Massachusetts is serious about going electric with new rebate
Massachusetts is one of eight states, including California, Connecticut, Maryland, New York, Oregon, Rhode Island, and Vermont, to commit to adoption of zero-emission electric vehicles in a cooperative effort. The participating states, which make up 23% of car sales nationwide, have agreed on the goal that 15% of new vehicle sales will be clean energy by 2025. For Massachusetts, this effectively means 300,000 electric vehicles by 2025.
The Bay State has now improved its standing on the EV encouragement scale through a generous rebate program for buyers of electric vehicles. Governor Deval Patrick announced last week that state residents who lease or purchase a plug-in electric vehicle will receive a rebate of up to $2,500.
It will apply to both plug-in hybrids and pure battery electrics, although plug-in hybrids like the Chevrolet Volt will likely not be eligible for the full $2,500 (complete details are still to come). However, the key is that the incentive program is for a rebate at the point of sale rather than a tax credit. Georgia, for example, offers a $5,000 state tax credit on top of the federal credit.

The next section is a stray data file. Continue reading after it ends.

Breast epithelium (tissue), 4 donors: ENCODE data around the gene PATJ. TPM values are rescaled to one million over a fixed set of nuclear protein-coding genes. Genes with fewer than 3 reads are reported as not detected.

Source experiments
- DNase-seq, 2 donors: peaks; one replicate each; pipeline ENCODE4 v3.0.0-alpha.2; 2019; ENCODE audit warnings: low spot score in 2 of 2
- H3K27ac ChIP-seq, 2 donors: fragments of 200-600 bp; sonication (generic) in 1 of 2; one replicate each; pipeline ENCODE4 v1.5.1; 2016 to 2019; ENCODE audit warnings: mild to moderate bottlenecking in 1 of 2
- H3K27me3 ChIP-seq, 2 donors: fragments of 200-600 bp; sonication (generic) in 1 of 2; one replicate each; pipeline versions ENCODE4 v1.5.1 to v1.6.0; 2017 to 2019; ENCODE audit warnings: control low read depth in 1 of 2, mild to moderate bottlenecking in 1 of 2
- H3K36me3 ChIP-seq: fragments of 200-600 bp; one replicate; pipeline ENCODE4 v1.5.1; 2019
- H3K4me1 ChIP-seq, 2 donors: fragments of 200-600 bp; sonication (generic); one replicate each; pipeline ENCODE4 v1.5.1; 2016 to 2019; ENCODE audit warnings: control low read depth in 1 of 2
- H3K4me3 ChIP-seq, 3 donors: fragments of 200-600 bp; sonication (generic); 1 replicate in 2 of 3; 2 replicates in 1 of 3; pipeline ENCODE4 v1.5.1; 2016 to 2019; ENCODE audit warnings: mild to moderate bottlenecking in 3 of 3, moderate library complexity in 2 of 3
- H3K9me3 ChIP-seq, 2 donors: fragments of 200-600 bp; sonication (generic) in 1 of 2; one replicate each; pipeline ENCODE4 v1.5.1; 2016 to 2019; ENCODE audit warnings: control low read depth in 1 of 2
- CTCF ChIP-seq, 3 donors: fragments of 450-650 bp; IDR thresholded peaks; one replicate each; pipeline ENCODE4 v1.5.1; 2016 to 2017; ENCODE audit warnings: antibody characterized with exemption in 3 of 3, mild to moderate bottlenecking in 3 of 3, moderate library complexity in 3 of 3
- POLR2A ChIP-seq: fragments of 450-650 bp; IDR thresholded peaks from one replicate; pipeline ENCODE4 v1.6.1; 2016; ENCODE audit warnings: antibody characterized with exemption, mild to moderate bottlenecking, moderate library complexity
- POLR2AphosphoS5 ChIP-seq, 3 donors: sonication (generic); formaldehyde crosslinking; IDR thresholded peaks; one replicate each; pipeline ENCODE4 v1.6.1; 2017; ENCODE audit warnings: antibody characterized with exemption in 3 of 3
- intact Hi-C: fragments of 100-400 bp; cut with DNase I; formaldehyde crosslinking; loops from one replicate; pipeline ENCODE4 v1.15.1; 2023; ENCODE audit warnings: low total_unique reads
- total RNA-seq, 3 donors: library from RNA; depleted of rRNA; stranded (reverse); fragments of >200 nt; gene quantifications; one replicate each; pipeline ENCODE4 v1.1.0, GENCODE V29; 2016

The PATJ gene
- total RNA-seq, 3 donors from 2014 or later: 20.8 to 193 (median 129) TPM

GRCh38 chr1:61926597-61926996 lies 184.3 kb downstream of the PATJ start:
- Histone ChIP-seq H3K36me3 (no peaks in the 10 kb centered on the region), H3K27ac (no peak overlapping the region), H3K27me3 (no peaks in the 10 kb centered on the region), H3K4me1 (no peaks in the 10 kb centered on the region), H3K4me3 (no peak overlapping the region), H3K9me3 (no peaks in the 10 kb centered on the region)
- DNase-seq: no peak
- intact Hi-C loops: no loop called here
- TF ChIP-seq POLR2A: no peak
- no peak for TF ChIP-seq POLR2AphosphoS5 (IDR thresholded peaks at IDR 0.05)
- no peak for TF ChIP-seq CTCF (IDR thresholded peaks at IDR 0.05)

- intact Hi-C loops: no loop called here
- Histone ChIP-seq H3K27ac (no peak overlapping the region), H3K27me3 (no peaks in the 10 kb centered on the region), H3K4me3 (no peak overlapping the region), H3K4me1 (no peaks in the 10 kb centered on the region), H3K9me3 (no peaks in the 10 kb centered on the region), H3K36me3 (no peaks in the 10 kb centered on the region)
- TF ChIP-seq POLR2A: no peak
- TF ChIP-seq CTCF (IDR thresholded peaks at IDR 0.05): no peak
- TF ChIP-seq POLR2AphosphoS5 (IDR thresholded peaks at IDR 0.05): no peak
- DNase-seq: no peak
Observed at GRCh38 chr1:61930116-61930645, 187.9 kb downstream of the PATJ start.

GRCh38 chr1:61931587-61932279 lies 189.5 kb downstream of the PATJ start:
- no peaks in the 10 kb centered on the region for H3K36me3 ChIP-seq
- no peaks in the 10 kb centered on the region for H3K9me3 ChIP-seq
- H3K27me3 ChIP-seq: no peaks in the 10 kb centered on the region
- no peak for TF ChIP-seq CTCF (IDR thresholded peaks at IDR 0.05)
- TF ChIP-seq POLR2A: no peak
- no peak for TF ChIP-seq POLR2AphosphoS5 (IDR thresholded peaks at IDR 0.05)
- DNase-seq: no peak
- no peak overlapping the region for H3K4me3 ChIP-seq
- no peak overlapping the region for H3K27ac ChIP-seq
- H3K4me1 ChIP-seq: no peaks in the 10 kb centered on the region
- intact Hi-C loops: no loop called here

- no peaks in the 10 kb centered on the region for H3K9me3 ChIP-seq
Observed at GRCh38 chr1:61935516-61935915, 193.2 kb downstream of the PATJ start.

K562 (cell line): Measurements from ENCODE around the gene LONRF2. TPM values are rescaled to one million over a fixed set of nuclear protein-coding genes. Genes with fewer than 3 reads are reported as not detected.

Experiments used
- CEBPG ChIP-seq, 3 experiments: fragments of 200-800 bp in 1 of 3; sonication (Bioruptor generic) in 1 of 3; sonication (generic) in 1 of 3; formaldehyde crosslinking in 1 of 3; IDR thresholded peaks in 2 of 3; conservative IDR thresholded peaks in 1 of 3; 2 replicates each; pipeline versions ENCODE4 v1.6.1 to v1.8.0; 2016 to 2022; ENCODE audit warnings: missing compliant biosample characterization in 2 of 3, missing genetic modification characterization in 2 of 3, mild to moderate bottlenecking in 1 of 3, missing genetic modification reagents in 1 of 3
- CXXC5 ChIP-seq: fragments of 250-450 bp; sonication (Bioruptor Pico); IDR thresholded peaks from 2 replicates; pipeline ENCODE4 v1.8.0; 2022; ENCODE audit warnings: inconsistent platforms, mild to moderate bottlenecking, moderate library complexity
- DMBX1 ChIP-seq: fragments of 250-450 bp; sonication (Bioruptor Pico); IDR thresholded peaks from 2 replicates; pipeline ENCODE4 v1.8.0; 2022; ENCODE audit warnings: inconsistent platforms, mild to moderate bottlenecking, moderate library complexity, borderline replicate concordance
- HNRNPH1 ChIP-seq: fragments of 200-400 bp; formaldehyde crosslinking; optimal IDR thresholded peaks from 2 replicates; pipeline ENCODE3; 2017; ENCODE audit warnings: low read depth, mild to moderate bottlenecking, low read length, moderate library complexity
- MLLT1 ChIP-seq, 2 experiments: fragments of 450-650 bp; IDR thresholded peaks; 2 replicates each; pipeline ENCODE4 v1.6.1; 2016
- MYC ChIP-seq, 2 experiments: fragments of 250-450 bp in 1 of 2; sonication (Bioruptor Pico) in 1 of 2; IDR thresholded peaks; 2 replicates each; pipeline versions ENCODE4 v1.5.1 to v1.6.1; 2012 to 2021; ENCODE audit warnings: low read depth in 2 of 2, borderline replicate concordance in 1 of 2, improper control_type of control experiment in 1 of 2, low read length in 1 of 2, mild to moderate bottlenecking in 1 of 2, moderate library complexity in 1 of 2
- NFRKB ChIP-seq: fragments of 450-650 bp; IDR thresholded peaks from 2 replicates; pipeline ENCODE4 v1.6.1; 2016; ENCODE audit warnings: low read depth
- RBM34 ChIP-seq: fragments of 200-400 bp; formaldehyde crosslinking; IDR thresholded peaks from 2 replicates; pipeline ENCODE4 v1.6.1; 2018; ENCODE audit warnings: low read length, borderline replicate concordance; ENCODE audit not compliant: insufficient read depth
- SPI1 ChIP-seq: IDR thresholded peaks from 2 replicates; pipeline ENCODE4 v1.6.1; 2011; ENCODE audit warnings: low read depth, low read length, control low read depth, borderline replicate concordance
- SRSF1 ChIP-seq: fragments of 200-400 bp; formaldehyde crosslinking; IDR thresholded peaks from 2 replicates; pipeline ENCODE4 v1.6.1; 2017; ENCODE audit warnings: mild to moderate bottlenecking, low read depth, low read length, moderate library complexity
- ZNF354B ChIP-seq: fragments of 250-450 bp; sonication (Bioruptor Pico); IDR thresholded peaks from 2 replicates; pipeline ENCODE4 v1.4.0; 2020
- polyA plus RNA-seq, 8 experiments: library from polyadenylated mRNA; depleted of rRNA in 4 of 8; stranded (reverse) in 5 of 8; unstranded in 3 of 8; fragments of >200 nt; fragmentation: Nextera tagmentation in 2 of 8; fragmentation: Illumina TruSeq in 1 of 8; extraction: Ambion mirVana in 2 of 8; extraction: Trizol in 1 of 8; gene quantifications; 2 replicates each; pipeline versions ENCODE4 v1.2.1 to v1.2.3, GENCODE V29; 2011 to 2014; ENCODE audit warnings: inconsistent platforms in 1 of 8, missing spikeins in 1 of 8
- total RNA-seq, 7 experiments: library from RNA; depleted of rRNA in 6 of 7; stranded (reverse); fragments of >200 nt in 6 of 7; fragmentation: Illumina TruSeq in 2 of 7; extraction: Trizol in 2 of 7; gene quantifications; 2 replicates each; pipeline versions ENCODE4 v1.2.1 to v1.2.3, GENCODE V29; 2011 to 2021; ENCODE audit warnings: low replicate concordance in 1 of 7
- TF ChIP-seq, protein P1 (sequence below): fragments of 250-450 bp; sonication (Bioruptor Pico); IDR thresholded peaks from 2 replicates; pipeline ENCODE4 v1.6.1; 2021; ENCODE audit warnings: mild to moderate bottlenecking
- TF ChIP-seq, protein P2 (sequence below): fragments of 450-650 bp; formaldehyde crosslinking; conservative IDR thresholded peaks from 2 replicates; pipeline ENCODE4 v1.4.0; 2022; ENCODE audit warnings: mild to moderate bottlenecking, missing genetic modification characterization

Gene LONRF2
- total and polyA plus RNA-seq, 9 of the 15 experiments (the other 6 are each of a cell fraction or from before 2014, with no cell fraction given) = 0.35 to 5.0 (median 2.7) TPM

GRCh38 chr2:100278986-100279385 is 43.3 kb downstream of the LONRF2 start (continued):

Much has been made of that $7,500 federal tax credit for electric vehicles, and the fact that the buyer only receives the full credit if they paid as much or more in taxes that year. For example, if you only paid $5,000 in federal taxes the year you bought your car, that will be the value of your tax credit; you’ll get back the money you paid in taxes as a refund but you will not receive an additional $2,500 check.
The fact that the new Massachusetts program is in the form of a direct rebate rather than a tax credit will be a great driver of electric vehicle sales in the state. Another state initiative that may impact EV sales is the use of electric buses; the city of Worcester has six Proterra all-electric buses in its public transit fleet, and $1.8 million in grants have been earmarked for eight electric school buses.
These smooth and quiet buses could go a long way toward raising awareness of and enthusiasm for electric vehicles. The new rebate program and other state and local government initiatives will play a large role in helping Massachusetts reach its goal of 300,000 electric vehicles on the road by 2025.